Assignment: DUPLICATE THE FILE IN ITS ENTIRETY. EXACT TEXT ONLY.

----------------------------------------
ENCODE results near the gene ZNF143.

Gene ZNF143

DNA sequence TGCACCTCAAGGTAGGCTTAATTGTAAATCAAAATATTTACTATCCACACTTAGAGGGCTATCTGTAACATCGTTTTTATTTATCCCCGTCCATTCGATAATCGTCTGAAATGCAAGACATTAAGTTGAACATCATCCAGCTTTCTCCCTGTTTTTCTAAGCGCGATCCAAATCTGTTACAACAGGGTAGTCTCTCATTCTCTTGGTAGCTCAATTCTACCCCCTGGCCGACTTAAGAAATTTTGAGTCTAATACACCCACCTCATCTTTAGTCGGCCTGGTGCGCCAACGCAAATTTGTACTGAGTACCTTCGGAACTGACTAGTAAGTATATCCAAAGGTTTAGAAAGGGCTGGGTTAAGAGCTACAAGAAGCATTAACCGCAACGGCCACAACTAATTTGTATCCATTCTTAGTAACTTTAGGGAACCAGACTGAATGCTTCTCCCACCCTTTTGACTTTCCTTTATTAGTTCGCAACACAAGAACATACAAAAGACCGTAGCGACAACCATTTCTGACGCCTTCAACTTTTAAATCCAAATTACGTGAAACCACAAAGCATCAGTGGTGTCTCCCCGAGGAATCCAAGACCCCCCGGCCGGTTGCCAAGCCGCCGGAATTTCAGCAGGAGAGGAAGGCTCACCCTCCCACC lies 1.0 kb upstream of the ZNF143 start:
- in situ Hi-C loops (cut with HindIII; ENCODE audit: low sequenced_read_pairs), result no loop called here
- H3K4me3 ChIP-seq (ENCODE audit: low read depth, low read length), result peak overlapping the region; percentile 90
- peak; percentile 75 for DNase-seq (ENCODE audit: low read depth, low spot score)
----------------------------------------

ENCODE results near the gene ZNF143.

Gene ZNF143

DNA sequence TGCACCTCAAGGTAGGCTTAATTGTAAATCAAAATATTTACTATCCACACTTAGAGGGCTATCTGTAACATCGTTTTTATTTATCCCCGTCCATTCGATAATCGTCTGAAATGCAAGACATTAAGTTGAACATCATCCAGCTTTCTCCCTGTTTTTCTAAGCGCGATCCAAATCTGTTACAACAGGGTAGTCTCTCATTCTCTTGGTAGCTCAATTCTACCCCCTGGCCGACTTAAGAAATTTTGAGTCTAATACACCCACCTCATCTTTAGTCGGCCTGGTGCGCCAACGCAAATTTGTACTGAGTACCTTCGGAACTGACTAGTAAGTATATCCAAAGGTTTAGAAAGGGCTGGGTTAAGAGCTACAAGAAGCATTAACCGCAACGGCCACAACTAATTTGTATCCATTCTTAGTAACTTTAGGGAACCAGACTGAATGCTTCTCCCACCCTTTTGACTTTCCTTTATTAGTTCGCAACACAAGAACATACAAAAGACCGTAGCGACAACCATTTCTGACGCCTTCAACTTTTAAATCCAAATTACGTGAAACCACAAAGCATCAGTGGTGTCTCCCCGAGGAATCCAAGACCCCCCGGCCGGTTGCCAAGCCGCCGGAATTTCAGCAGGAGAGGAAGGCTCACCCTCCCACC lies 1.0 kb upstream of the ZNF143 start:
- in situ Hi-C loops (cut with HindIII; ENCODE audit: low sequenced_read_pairs), result no loop called here
- H3K4me3 ChIP-seq (ENCODE audit: low read depth, low read length), result peak overlapping the region; percentile 90
- peak; percentile 75 for DNase-seq (ENCODE audit: low read depth, low spot score)